Lambert’s paper is in a sense complemented and corroborated by the contribution of Eric Perrin-Saminadayar (“Prêtres et prêtresses d’Athènes et de Délos à travers les décrets honorifiques athéniens (167-88 a.C.)”, 135-159), which considers the same subject over a more limited span of time. Based on the few (8 in total) preserved honorary decrees for Athenian priests and priestesses who served in Athens or at Delos in the period from 167 to 88 BC, the author shows how priests were substantially regarded as holders of an arche and consequently treated like any other Athenian civic functionary. Motivations, services and honours which appear in the decrees for priests are very similar to those in the decrees honouring other civic functionaries. Athenian priests were honoured in proportion to the services they rendered, and, as also happened for other categories of civic functionaries, further honorary distinctions in addition to the “honneurs de routine” (praise and crown) were usually bestowed upon them only in the case of some extra (personal) contributions. The reason for this substantial similarity in the characterization of priests and other magistrates is a social one, as aptly underlined by Perrin-Saminadayar, who notes that those who served as priests in Athens and Delos in the period under consideration belonged to the same social milieu of leading citizens from which the other civic functionaries were also chosen; indeed, in many cases the same individuals held both political and religious offices.3
In a long and dense contribution Marietta Horster (“The tenure, appointment and eponymy of priesthood and their (debatable) ideological and political implications”, 161-208) analyses and critically discusses some technical aspects of Athenian priesthoods, namely appointment, tenure and eponymy. Horster notes how the difference between genos priesthoods and ‘democratic’ priesthoods rests not so much in their mode of appointment (election or sortition) as in their tenure, usually lifelong for the former and annual for the latter. A change can be observed in the duration of priestly offices in Athens by the late 1st c. BC, epigraphically revealed by the increased frequency of expressions such as ὁ διὰ βίου ἱερεύς or ὁ ἱερεὺς διὰ βίου. However, even though inscriptions attest that a few Athenian priests, such as the priest of Asklepios and that of Apollo at Delos, had changed their tenure from annual to lifelong by the end of the 1st c. BC, overall the epigraphic evidence for a general shift from annual to lifelong tenure of priesthoods in Athens between the late Hellenistic and imperial periods is inconclusive. This leads Horster to state that the question of whether the increase in the number of lifelong priesthoods in Roman Athens compared to the previous periods is actually significant seems still unanswerable. Be that as it may, Horster argues that the supposed shift to permanent-tenure should not be seen as directly influenced by the Roman concept of (state) priesthoods, which were the monopoly of the wealth-based senatorial elite. At the same time she recognises that by the late Hellenistic period “the public presentation of priests and cult-officials in inscribed stone had become more overtly orientated towards the Roman ‘aristocratic’ ideal of a small, select group of people” (202).
Erkki Sironen (“Heidnische Priester in Attika vom dritten bis zum fünften Jahrhundert nach Christus”, 209-218) presents in a schematic way, without further discussion, the epigraphic references (ca. 50 inscriptions) to pagan priests in Athens and Attica from the 3rd to the 5th centuries AD. Almost all of the ca. 80 priests epigraphically attested in the period in question date within the 3rd century AD, more than half of them within the first half of that century. The almost total absence of references to pagan priests in Attica after the third century is due for the greatest part to the general decline in the epigraphic culture from the middle of that century onwards. In addition to inscriptions, some Late Antique authors make occasional reference to pagan priests in Athens who belonged mostly to the circle of the Neo-Platonists.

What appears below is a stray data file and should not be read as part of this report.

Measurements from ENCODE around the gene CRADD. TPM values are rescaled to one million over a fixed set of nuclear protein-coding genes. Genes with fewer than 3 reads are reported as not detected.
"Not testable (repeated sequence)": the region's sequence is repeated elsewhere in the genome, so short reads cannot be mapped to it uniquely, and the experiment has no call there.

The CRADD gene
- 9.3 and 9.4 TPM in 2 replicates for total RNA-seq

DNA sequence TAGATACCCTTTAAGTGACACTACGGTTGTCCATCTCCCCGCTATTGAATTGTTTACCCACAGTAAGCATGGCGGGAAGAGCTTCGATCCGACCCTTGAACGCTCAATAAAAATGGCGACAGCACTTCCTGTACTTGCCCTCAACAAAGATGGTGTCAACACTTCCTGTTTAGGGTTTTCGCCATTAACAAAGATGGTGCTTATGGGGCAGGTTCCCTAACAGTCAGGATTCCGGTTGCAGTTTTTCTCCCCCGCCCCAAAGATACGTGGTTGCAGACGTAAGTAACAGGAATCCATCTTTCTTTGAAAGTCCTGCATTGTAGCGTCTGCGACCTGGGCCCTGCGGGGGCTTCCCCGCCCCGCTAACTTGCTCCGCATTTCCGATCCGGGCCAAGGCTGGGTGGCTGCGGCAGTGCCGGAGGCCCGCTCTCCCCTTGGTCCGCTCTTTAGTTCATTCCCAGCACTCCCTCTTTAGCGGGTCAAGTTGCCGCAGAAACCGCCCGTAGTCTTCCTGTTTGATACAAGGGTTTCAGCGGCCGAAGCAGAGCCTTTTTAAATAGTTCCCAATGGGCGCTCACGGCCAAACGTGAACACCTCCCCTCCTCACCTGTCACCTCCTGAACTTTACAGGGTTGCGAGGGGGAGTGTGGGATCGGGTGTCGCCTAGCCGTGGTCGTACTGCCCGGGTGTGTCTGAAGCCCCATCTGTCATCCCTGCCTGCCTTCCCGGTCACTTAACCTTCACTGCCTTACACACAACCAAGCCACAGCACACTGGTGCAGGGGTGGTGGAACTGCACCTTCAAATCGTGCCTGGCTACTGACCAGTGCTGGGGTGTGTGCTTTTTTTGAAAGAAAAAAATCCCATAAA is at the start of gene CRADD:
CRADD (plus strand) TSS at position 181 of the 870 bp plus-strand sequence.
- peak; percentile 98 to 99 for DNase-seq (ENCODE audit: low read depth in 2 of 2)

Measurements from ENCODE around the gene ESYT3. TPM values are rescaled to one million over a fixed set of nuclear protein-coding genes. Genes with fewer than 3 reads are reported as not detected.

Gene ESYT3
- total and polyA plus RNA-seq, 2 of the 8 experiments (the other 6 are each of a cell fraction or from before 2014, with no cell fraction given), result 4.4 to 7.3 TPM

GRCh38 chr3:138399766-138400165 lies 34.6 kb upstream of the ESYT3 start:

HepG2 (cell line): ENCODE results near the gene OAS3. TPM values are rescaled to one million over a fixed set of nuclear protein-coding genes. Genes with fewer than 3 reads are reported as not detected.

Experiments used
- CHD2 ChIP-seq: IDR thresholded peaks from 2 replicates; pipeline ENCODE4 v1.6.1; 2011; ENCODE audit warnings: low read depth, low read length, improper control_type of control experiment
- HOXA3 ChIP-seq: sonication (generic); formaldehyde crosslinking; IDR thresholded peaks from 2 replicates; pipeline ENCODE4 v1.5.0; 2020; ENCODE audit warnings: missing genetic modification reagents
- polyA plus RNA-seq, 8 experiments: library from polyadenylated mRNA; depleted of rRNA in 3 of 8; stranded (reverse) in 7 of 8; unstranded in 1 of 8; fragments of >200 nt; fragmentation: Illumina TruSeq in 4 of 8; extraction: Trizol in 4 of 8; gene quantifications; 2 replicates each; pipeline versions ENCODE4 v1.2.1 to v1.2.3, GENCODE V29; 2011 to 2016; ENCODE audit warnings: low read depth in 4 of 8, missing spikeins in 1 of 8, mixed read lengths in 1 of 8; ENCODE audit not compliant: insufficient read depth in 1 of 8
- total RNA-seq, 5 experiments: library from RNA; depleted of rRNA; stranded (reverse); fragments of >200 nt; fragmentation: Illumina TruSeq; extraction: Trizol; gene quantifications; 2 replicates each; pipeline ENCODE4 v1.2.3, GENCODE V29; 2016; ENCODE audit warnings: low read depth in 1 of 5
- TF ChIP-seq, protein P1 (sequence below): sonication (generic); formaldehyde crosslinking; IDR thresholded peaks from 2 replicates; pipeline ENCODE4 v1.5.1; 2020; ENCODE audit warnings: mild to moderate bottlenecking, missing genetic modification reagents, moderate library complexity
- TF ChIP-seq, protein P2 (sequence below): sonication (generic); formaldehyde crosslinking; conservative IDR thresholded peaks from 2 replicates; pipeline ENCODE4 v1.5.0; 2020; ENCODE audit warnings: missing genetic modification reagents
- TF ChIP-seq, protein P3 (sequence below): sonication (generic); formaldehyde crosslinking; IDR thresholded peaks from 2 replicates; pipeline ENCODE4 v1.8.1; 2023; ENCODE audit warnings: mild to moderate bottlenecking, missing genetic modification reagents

Also focused mainly on the end of antiquity are the considerations of Jan N. Bremmer (“Athenian civic priests from classical times to Late Antiquity: some considerations”, 219-235) which close the volume (not exactly general conclusions, but rather comments on the papers of Lambert and Sironen, as specified by the author in the first note). Bremmer starts his reflections by pointing out that it is impossible “to present a catch-all definition of a Greek (Athenian) priest/ess”, as priests and priestesses were several things together: “ritual experts, sacrificers, preserves of sacrificial knowledge, representatives of their divinities, mediators between mortals and immortals – albeit not all of them all of the time” (223). Even though in the course of time “a certain ‘globalisation’ of the priestly figure” is observable so that “in Late Antiquity the priest had become a generally recognisable figure” (227) – which tended to be associated (yet not always) with the figure of the philosopher – the very absence of homogeneity was one of the factors that may explain the defeat of pagan priests by the Christian clergy. Due to its more homogeneous character, Christian priesthood finally proved to be more solid and less liable to political manipulation than its pagan counterpart.
This collection of papers, which is closed by useful “Indices” of the deities, sources and places (237-249), and is very well edited (typos are almost absent), reminds us of the necessity to study Greek priesthoods first within their local contexts. The ‘social’ approach to the multifaceted subject of the Greek ‘priest’ proves to be fruitful. This volume will thus represent an important point of reference (as well as a source of ideas) for further research on ancient Greek priesthoods, at the same time as it raises expectations for the planned second volume.
1. C. Geertz, “Religion as a Cultural System”, in M. Banton (ed.), Anthropological Approaches to the Study of Religion, London, 1-46.
2. Cf. E. Muñiz Grijalvo: “Elites and Religious Change in Roman Athens”, Numen 52 (2005), 255-282.
3. On the relationship between political and religious offices in Athens during the imperial period see most recently F. Camia, “Political elite and priestly posts in Athens during the Roman imperial period: some considerations”, ZPE (forthcoming).